The popular dressing styles form part of wider visual bodily practices aimed at seduction called 'nyanga'. Historically these practices were underpinned by logic of concealing. Today, however, the embrace of 'sexy' styles have imparted upon seduction a logic of revealing. In this way they change perceptions and meanings of acceptable seduction and reshape the experience of sexuality in public space.

Author:

Letitia Smuts (Vrije Universiteit, Amsterdam)

Paper short abstract:

The paper discusses the tensions between what is communicated about sexualities in local popular culture and the experiences of young middle class men and women living in Johannesburg, South Africa. Instead, these individuals believe that the western media has largely shaped their sexual identities.

Paper long abstract:

South Africa's repressive sexual practices and laws during the apartheid years meant that sexualities were rarely questioned or debated in public, which led to strict heteronormative conceptualisations of sexuality. Since the democratic transition in 1994, messages about, and representations of, sex and sexuality have become more visible by means of circulation through television, movies, magazines, advertisements, and on-line social networking. However, the focus is more often directed at heterosexual individuals in lower socio-economic classes due to their high risk to HIV-infection and sexual violence. This paper is based on an ethnographic study and considers how young 18-28 year-old middle-class men and women view and shape their own (hetero)sexual identities with particular reference to what they are exposed to in popular culture. The findings show that contemporary local media is in conflict with middle-class realities as they claim that they cannot relate with what is being communicated. As a result, they draw more heavily from what they are exposed to in popular culture from the West. For instance, celebrities like Kanye West and Beyoncé are noted to be role models for the ideal heterosexual man and woman. These exposures set them apart from the majority of young South Africans who fall within the lower class and opens up re-imaginings of how heterosexuality is performed within everyday life. This paper also shows the constant interplay and tensions with the legacies of the past in conjunction with the new-found sexual opportunities and freedoms that contemporary democratic South Africa has to offer.

Author:

Chrispinus Wasike (University of Amsterdam)

Paper short abstract:

This paper critically analyses two award-winning Kenyan films with a view of unpacking the different ways in which they explore new ways of expressing queer sexuality in Kenya. The focus is on highlighting how film as a popular culture is the new tool of fashioning queer sexuality in contemporary Kenya.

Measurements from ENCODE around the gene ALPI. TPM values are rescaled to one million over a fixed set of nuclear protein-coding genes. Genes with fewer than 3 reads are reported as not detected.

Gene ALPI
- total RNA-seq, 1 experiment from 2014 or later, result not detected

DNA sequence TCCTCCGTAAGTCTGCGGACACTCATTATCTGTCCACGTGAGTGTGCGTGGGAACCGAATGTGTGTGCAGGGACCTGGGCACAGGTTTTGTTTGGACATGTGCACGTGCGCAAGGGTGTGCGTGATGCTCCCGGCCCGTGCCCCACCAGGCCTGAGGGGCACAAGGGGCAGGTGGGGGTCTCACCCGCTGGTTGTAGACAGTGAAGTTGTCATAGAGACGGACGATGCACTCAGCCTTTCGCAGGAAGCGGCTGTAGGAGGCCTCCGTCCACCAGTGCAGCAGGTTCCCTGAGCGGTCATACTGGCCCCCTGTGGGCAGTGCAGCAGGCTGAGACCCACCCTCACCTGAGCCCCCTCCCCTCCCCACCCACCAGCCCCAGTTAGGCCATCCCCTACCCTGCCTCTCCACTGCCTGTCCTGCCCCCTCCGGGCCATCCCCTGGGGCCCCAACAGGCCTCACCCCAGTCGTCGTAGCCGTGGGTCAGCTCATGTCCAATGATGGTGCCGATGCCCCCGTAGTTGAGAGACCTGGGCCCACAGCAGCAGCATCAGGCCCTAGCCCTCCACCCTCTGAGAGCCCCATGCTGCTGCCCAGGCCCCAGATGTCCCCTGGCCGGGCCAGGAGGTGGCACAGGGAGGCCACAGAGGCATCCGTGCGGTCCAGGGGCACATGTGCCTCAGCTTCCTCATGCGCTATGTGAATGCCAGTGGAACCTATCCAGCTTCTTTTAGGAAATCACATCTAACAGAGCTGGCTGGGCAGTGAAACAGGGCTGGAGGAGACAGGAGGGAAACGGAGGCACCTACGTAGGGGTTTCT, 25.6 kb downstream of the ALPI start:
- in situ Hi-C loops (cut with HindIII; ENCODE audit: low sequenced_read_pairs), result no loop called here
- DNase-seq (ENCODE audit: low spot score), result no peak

Paper long abstract:

This paper examines the renewed fashioning and making of queer sexuality through the popular culture and media format of film in Kenya. Through a critical discourse analysis of two recent Kenyan award-winning popular film texts by the Nest Collection titled, Stories of Our Lives and Tuko Macho, the paper focuses on how the film genre has become a frontier of exploring the moral boundaries and interrogating the social forms of tolerance/intolerance towards sexual minorities and queer sexuality in Kenya. In a largely homophobic social and cultural context that often limits open expression of all forms of gay/lesbian sexuality, we examine how local films have become effective tools of fashioning and envisioning new ways of enabling and flourishing same-sex relationships and cultivating social structures that appreciate sexual choices and different ways of pleasure.

Author:

Olusegun Adekoya (Obafemi Awolowo University)

Paper short abstract:

The essay examines Emecheta's brand of feminism in The Joys of Motherhood and the impact of urbanization on motherhood as experienced by Nnu Ego who is worn by work before her time in Lagos as she struggles to raise her seven children almost single-handed because her husband is irresponsible

Paper long abstract:

Accounting for the small 'f' that Buchi Emecheta claims for her brand of feminism, the essay discusses the impact that urbanization has on marriage and motherhood in The Joys of Motherhood, using the dolorous experience of Nnu Ego who migrates from Ibuza, a village where tradition is still strong and her marriage is considered tragic because it produces no children, to Lagos a modern city where life is difficult. It argues that the small 'f' connotes rejection of absolutism and extremism in gender discourse and acceptance of the truth of paradox that permeates all cultures and human relationships. It also implies a celebration of motherhood and other salutary indigenous African/Igbo values,in spite of numerous sins of patriarchy and polygyny that reify women and reduce them to slaves. Both the sins and the values are elucidated, while a comparison is drawn between Ibuza (tradition) and Lagos (modernity)that are interdependent for continued coexistence. The essay posits that Emecheta uses the novel to signify indispensability of women's reproductive role in propagation of culture and its impracticability without male contribution, demand freedom, honour and respect for mothers, and foreground the necessity of gender complementarities on which diverse forms of African feminism are founded. It concludes with a statement on the inevitability of change in African/Igbo cosmology, as all entreaties and prayers to Nnu Ego, after her lonely and miserable death caused by neglect by her husband and sons, are unanswered.